Willows are an asset in natural flood defences
Published: 29 June 2018
In the Netherlands, nature and flood risk management sometimes conflict. Trees in the river area are sometimes removed where they could help to break waves. Learning more about how trees dampen waves could help to protect both nature and people better. Which is why researchers from research institute Deltares have built a wood of willows in the largest wave flume in the world, the Delta Flume. The experiment will start today when the researchers start to batter the trees with huge waves.
Natural flood risk management
Protection against water often involves the use of dams, dikes or other embankments. Can nature supply sound, and even cheaper, alternatives to protect people and their environment? Trees on riverbanks and coasts can be natural flood defences. But there has never been any scientific demonstration of the exact role trees can play in breaking waves. The full-scale experiment designed by researchers Bregje van Wesenbeeck (Deltares), Bas Hofland (TU Delft) and Tjeerd Bouma (NIOZ) is designed provide new insights.
Ecologist and coastal expert Bregje van Wesenbeeck: ‘You can’t always just go around building dikes. In this study, we will be looking at how we can use systems already present naturally to mitigate flood risks. Furthermore, there is a lot of demand around the world for new innovative solutions for flood risk management. Particularly against the backdrop of climate change and the growth of the global population.’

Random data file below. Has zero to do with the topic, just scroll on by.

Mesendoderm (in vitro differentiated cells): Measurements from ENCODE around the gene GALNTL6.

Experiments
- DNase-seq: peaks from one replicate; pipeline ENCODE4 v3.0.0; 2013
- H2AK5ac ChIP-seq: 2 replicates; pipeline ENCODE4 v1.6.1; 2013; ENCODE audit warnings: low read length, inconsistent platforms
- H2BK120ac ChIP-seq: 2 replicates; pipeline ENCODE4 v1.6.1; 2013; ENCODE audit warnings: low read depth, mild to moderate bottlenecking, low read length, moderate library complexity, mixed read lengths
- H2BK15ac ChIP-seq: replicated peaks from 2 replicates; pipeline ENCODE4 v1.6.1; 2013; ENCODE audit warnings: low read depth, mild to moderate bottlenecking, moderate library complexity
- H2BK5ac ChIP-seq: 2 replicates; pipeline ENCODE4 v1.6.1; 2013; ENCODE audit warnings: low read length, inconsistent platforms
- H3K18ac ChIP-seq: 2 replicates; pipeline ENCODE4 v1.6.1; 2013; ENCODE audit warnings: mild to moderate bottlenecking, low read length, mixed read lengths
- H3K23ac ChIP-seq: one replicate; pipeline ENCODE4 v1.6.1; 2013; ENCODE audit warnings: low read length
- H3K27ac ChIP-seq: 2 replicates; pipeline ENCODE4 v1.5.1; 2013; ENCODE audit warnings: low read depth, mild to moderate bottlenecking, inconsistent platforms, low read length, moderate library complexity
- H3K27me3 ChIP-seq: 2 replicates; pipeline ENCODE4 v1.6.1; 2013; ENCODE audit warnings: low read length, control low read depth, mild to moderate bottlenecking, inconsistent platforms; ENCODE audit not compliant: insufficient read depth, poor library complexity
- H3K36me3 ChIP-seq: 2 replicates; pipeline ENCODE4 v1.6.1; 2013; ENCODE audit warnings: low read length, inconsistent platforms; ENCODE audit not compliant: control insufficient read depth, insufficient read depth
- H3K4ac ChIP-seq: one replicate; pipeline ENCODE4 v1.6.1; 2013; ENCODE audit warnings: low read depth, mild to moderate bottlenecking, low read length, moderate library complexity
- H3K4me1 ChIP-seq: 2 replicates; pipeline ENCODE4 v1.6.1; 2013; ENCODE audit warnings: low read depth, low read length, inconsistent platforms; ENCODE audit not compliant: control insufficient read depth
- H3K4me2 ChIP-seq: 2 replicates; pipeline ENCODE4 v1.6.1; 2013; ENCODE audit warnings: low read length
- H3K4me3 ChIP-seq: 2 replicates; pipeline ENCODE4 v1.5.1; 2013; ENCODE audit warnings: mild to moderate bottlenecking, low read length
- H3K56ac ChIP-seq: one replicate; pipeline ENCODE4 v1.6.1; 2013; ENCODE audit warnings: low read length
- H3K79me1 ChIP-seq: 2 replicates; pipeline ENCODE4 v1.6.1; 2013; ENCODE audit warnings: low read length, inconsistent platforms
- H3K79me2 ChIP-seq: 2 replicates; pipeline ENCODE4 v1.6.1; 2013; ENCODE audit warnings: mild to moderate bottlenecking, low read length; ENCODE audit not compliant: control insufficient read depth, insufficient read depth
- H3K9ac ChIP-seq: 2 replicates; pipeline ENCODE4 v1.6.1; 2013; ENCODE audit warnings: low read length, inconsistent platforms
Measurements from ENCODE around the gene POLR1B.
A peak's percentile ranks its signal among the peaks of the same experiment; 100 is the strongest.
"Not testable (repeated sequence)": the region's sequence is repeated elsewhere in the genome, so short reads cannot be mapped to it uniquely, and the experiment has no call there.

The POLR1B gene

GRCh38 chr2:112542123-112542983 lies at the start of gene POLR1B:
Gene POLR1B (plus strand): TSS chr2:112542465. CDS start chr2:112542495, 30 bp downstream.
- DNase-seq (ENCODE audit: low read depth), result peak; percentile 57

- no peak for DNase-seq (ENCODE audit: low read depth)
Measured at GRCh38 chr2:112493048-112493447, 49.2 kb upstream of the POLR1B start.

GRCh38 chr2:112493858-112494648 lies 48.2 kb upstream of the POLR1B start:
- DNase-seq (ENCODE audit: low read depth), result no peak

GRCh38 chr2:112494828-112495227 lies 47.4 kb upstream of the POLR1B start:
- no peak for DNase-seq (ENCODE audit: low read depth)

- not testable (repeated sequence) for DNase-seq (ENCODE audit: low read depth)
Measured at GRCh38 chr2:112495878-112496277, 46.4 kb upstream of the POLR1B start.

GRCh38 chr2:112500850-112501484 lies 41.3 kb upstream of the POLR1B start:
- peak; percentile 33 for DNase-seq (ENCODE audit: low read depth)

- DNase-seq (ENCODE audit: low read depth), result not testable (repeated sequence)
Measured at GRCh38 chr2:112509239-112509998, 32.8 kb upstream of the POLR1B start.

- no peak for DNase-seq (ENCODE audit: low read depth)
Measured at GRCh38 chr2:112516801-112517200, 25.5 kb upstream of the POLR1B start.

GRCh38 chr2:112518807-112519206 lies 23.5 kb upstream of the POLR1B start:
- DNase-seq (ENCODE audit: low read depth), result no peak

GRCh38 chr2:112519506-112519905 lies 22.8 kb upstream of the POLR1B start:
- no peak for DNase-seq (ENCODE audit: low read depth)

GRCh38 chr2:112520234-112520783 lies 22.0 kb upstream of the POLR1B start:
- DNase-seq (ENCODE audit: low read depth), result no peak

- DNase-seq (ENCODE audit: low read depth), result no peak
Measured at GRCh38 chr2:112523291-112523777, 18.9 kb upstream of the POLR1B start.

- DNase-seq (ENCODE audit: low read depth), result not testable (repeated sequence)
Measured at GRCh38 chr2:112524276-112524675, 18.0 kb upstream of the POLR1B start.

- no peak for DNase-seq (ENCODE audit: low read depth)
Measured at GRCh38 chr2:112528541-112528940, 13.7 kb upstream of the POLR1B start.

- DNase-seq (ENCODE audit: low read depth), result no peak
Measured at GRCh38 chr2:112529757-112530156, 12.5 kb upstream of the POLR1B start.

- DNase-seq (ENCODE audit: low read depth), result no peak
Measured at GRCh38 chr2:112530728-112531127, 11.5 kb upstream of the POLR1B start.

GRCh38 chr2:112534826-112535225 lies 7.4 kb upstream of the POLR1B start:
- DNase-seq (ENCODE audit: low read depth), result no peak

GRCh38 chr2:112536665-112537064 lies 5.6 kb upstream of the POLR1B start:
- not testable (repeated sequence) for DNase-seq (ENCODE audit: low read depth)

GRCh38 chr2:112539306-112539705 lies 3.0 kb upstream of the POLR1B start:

To better quantify the extent to which willows reduce wave heights, a total of 32 willows were positioned in the Delta Flume. The Delta Flume is 300 metres long, 5 metres wide, and 7.5-9 metres deep. Wave heights of up to 4 metres can be generated, making it possible to test the effect of waves on vegetation at full scale and to improve models for extreme wave conditions. Several types of test will be carried out: one test series with willows with leaves, one without leaves, a test series with thinned crowns and a test series without trees. In this way, the study can determine the role played by leaves, branches and trees. The trial will run for a total of twelve days, followed by the data analysis phase. The aim is to conduct a trial with real mangroves next year.
In addition to Deltares, TU Delft, NIOZ, Boskalis, Van Oord, Rijkswaterstaat,
the World Wildlife Fund and VP Delta are closely involved in this study. There is still a shortfall of € 50,000 for this project. The general public is also being asked to contribute through a crowfunding campaign so that all the necessary analyses can be completed: www.woodsversuswaves.com.